We’re all guilty of it: losing track of what accounts we registered for, forgetting the passwords, and sharing logins with third parties which gave them more access than they actually need.
Whether you’re a solopreneur or owner of a small- or medium-sized enterprise, when you build a website you will need to register an account in multiple services and track your login details. You will also share this information with third parties to help manage your accounts when a need arises. Without an effective strategy for this, you risk being locked out and lose ownership of your own accounts to someone you can’t rely on.
Since creating and managing your digital accounts are so important, take note of these pointers to efficiently handle the process (and prevent unauthorised access to your personal data):
Registering a master email account for your digital work
To begin with, you need to create a ‘master email account’ that you will use to register for third-party services. It’s a good idea not to use your existing domain name and email service so that you can still access your account if there are technical issues that come up. With Gmail, for example, you can easily share your master account with your team members, developer and anyone else you can trust that helps in the creation of your website and online accounts.
For instance, your business is named ‘WP 123’, you can create an email address like firstname.lastname@example.org. You can then ‘extend’ the email address using the plus sign to create variations you can use when you’re registering for different accounts or testing functions: email@example.com, firstname.lastname@example.org, email@example.com, etc…
Your Gmail account also gives you access to Google services such as Google Analytics, Google Search Console, Google Adwords, etc… that you’re likely to use in the long run.
After you set up your master email account, you can proceed with registering all of your other digital accounts, such as:
- Domain name
- Web hosting
- Social media accounts
- Tools and more
Safeguarding your accounts
With so much to think about running a business (plus, your other daily routine), it’s inevitable to lose track of your login information and online accounts. Using unique, strong passwords just make things more challenging and harder to remember.
Rule of thumb: When setting up your online accounts, never use a single login information – like one username and password to access them all.
When hackers figure out your user ID and password to one of your online accounts, the first thing they do is to try that same data on your other accounts. Never give intruders a venue to your business and personal information.
- Set up a unique, strong password for each account.
- Use a two-factor authentication when available to double your security.
- When registering your accounts, make sure to add only your contact details, not those of your team member and/or web developer.
- Some services will give you the option to add separate sub-accounts, allowing specific people to log in to your accounts but with controlled access.
- Always change the password when their tasks are complete and if there’s no need for them to log back in.
- If you require an account manager to have frequent access to your accounts, which is common, then see to it that you use a password that is different from what you use to your other accounts (which you should be doing anyway).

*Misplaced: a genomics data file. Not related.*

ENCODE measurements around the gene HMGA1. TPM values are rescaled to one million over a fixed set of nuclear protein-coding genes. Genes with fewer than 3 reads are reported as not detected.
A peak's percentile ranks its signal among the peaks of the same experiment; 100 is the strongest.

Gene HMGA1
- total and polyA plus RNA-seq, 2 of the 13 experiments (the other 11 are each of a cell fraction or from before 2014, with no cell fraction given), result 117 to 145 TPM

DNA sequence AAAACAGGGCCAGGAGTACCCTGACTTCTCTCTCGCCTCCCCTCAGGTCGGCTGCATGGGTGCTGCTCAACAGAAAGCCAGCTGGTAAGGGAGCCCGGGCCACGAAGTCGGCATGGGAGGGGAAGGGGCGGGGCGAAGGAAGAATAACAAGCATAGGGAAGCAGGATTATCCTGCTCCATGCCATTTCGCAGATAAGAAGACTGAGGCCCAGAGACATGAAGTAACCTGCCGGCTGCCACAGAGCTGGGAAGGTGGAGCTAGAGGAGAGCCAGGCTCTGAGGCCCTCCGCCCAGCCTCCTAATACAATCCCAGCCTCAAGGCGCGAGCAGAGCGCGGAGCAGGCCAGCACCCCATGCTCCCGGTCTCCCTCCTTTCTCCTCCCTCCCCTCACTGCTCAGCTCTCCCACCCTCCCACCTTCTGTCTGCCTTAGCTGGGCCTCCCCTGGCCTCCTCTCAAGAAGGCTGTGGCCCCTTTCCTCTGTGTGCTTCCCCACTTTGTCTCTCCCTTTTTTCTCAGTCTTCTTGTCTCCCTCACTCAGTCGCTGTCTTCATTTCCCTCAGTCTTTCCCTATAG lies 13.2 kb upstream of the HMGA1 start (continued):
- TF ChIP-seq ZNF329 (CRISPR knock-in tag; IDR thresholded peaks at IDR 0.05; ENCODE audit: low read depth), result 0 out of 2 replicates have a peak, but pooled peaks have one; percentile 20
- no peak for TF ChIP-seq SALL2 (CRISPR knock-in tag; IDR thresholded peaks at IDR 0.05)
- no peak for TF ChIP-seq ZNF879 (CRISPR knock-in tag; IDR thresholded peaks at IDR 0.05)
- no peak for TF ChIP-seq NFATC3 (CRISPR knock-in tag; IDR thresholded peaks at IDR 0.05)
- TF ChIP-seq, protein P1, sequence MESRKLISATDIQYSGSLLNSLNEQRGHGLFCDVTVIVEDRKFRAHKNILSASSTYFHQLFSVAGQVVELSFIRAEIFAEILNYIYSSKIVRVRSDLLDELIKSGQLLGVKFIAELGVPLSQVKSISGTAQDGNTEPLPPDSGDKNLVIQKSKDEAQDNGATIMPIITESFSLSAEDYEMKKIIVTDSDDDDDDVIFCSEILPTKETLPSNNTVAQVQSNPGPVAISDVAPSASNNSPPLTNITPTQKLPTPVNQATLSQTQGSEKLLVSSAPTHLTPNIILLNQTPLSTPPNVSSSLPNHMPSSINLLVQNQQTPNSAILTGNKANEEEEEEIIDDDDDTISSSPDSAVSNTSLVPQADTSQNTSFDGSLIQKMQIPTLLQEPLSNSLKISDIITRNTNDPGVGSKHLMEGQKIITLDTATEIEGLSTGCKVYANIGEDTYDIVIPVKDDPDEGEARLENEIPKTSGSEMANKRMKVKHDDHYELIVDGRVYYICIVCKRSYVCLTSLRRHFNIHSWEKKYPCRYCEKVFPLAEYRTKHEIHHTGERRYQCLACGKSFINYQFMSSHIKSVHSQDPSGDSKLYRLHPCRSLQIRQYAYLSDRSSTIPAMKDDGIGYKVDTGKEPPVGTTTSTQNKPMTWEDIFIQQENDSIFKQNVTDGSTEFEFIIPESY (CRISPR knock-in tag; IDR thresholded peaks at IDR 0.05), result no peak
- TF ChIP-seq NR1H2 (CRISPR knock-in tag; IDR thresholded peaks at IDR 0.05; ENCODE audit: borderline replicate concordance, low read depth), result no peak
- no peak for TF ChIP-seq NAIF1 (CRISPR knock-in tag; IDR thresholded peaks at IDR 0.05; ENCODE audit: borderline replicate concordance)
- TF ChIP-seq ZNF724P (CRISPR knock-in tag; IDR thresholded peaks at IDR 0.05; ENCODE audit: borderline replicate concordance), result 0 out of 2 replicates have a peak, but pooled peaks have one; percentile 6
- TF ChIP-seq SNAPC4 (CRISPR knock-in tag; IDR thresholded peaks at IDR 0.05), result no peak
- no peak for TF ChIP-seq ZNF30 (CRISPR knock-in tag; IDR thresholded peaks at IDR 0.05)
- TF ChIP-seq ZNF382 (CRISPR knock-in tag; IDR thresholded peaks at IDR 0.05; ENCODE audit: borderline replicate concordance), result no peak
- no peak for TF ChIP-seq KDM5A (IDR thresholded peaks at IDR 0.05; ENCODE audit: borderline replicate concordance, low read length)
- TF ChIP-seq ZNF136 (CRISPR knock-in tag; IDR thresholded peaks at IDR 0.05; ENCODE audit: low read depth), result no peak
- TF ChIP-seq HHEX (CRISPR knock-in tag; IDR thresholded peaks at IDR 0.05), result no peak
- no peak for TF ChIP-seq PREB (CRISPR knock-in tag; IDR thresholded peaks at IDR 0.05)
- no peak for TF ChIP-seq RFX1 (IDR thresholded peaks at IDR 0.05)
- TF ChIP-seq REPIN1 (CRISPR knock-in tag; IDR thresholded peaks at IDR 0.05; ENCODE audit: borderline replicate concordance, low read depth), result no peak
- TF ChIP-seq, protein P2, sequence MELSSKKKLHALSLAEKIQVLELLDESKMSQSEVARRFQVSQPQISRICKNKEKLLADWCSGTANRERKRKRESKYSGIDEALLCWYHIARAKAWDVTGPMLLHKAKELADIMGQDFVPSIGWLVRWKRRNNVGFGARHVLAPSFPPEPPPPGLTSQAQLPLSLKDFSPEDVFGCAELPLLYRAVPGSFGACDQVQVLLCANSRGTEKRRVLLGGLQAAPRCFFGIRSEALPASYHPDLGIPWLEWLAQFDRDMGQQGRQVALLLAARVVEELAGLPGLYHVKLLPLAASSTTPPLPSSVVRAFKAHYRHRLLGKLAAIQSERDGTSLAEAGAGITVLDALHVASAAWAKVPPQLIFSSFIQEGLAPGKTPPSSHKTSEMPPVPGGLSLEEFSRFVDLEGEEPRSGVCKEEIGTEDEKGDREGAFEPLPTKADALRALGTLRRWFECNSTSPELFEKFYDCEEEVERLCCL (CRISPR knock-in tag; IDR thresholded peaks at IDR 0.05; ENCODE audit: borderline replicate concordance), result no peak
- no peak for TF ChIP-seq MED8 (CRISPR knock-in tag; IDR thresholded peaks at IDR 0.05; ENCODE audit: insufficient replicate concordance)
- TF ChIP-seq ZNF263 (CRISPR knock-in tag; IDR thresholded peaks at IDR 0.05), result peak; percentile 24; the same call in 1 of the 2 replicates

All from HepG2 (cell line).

WordPress: Making sure you’re an admin
At times, developers prefer not to give you full access to WordPress for fear that you may make changes that break a function or the website’s layout. This is a reasonable request.
So, register as an admin but create a second log in as contributor too, and use the latter for your day to day use of WordPress.
Make sure that your developer registers for plugins and third-party services using your details and not theirs.
An important note about domain registration
As the business owner, it is paramount that your domains are registered in your name. If not, proving ownership may prove to be very difficult.
Also, make sure that you or someone from your business is the technical contact for the domain and not your developer. If your developer needs to receive these emails then you can set up an automated forward to their address instead.
Organising all your digital accounts
Tracking and securely keeping all your online accounts and login information are not that complicated when you use a password management system, such as 1Password. A password manager stores your user IDs and passwords in each of your online accounts, syncing them across your devices for your convenience.
If you don’t want to use a third party tool like 1Password you can rely on your… head. We explain how to do this in our Don’t Try To Remember Your Password, Remember A Single Password Algorithm Instead post.
As a backup plan, create a master file containing a list of all the websites and applications that you have accounts with along with the user IDs (but not the passwords). Google Docs and Microsoft Office 365 work well for this purpose. They allow you to password-protect your master file.
We understand that managing your digital accounts and logins is not your top priority as a business owner. However, it can save you from a lot of hassles if handled in a controlled, secure way. It’s crucial for data privacy.
At WP Hosting, we allow account owners to nominate specific developers and we have a token-based authentication process to ensure we only provide support to those that have been nominated.